If the excised, parturient rabbit uterus is repeatedly treated with a Krebs solution free from Ca, its tension in a tetanus drops gradually, and in 15 to 30 minutes becomes zero. We call such a uterus "Ca-deficient." The uterus in this condition has a high threshold, it is non-propagating, "inexcitable," fails to respond to oxytocics in a characteristic fashion, but retains maximum contractility. As Ca is gradually restored to the Krebs, these lost qualities return in a graded fashion and tension of the tetanized uterus becomes a log function of the [Ca]. If the [Ca] is kept low, i.e. 1/10 to 1/20 of the normal, tetanic tension is small but steady, and the preparation offers a full scale of tension increment for the measurement of oxytocic potency. Keeping the stimulus and the [Ca] constant, excitability (measured by tension increment) is a log function of the drug concentration. The recovery of excitability by restoring Ca to the Ca-deficient uterus is strongly temperature-dependent. The Ca-deficient uterus is a useful preparation for the study of the mechanism of regulation. When its excitability is partially recovered by Ca, the electrically stimulated uterus becomes an excellent tool for the quantitative measurement of oxytocic potency.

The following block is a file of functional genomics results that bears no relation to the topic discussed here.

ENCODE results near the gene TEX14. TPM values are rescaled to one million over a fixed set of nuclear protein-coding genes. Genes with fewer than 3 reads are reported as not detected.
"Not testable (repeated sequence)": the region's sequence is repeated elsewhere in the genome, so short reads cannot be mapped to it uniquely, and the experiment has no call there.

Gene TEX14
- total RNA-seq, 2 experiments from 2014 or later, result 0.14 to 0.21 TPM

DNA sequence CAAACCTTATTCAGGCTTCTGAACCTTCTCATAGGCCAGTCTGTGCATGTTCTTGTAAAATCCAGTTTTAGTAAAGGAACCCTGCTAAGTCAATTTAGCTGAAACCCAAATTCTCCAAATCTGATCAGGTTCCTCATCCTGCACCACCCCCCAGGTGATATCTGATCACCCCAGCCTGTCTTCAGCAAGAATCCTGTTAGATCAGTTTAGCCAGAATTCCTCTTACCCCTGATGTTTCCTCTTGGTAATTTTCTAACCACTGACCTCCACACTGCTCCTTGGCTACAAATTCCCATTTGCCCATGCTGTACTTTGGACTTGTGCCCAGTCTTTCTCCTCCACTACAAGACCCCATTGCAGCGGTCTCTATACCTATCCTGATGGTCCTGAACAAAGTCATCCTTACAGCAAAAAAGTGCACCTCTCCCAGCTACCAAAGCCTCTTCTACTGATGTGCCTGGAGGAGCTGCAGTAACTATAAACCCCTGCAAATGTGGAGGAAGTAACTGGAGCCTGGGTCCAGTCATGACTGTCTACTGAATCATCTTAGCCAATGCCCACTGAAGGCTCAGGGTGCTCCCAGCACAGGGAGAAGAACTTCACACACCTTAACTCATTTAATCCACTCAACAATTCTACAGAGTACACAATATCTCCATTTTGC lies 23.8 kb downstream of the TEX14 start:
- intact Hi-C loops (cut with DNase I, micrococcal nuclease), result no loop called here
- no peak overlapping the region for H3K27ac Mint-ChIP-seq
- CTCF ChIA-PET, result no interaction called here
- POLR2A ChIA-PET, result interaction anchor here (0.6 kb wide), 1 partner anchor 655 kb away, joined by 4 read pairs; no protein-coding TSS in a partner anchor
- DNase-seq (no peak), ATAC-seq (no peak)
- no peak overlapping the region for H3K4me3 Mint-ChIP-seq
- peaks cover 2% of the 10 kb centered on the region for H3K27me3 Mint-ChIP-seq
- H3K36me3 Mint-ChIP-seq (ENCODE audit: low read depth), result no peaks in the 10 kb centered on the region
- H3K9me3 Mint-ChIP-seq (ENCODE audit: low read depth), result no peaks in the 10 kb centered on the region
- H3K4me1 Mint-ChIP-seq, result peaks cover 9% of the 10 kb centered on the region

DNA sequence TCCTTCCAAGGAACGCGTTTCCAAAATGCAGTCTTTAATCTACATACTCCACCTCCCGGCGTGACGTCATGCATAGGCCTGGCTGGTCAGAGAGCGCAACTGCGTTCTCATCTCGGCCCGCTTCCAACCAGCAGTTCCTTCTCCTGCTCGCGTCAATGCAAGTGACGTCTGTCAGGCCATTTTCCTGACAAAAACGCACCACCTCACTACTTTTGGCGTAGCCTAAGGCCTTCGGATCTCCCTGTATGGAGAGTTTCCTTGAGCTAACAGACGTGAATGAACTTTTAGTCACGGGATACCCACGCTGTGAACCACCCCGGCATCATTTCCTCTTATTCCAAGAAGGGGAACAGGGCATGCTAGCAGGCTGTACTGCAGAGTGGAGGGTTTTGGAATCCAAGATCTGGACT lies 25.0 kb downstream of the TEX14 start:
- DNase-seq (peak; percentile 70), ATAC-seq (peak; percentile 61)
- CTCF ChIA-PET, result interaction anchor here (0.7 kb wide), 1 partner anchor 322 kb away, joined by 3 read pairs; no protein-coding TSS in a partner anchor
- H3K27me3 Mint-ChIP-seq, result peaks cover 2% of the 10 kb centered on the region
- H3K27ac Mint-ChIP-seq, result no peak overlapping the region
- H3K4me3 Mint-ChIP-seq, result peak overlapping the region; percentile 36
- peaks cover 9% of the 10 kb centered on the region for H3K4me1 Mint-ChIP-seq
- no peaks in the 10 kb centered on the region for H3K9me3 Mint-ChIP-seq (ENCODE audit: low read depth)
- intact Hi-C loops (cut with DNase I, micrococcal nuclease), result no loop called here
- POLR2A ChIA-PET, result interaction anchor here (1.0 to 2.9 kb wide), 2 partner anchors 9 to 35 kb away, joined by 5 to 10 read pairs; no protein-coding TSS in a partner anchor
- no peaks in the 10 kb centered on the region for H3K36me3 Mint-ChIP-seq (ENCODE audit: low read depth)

PMCID: PMC2194971  PMID: 13812445
11.  Effect of theophylline on membrane potential and contractile force in hamster diaphragm muscle in vitro. 
Journal of Clinical Investigation  1986;77(2):638-640.